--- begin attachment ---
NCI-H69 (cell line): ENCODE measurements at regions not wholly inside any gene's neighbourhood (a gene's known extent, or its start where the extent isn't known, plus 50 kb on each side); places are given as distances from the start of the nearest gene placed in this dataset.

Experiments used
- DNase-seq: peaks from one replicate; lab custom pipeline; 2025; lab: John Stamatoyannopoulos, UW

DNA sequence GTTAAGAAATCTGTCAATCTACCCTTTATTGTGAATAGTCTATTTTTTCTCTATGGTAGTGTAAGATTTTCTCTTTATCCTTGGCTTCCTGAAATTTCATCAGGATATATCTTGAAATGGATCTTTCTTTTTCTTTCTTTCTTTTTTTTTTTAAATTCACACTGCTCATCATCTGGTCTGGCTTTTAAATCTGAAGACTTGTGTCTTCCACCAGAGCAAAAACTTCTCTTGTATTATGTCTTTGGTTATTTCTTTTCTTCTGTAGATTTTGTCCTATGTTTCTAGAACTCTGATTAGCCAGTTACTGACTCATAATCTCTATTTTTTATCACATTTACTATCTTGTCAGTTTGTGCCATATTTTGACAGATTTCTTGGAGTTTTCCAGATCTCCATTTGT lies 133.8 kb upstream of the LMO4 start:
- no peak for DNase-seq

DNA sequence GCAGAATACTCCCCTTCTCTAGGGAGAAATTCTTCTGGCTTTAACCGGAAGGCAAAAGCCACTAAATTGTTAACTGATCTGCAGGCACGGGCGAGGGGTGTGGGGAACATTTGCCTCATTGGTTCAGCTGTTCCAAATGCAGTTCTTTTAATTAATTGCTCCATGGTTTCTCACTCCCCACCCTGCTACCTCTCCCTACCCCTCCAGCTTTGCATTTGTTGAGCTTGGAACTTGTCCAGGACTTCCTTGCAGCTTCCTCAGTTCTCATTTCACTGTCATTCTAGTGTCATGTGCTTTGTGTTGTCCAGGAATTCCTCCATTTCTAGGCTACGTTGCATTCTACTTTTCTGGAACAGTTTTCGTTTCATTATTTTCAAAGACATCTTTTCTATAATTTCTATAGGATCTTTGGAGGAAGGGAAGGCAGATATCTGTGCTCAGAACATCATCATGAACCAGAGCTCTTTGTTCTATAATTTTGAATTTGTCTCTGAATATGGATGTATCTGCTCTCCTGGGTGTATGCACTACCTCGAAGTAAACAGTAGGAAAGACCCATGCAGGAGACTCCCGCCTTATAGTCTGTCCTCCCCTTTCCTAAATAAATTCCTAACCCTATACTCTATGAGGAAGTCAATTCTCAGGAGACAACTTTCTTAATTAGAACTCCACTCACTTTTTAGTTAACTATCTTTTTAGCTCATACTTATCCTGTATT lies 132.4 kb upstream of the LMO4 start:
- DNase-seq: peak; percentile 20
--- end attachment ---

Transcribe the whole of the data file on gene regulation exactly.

NCI-H69 (cell line): ENCODE measurements at regions not wholly inside any gene's neighbourhood (a gene's known extent, or its start where the extent isn't known, plus 50 kb on each side); places are given as distances from the start of the nearest gene placed in this dataset.

Experiments used
- DNase-seq: peaks from one replicate; lab custom pipeline; 2025; lab: John Stamatoyannopoulos, UW

DNA sequence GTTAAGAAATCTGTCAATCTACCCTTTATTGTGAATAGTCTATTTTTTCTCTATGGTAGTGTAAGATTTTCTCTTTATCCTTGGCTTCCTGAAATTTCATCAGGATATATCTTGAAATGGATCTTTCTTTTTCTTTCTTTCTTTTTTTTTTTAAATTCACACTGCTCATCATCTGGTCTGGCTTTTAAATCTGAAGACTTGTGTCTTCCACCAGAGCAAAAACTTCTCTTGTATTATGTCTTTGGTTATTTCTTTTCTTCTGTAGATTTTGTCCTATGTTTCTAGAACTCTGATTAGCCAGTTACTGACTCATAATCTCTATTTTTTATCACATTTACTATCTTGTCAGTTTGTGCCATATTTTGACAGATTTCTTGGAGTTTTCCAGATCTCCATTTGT lies 133.8 kb upstream of the LMO4 start:
- no peak for DNase-seq

DNA sequence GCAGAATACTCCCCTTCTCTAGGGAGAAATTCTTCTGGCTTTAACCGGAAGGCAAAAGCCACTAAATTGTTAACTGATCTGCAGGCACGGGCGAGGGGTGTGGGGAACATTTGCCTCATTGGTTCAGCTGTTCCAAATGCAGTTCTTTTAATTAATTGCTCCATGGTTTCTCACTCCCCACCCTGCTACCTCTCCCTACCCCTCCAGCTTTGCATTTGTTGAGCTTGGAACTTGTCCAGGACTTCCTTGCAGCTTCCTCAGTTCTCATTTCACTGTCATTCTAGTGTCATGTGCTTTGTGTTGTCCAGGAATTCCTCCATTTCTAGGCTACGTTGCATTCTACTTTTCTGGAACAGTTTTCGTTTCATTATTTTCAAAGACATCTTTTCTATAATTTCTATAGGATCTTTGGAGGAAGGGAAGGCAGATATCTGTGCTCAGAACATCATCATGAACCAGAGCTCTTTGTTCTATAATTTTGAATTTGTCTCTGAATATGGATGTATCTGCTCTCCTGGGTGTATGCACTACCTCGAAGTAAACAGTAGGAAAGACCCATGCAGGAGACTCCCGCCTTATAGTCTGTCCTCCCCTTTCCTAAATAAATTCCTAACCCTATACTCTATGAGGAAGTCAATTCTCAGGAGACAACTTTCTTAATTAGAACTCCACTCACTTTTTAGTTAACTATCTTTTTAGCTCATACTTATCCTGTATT lies 132.4 kb upstream of the LMO4 start:
- DNase-seq: peak; percentile 20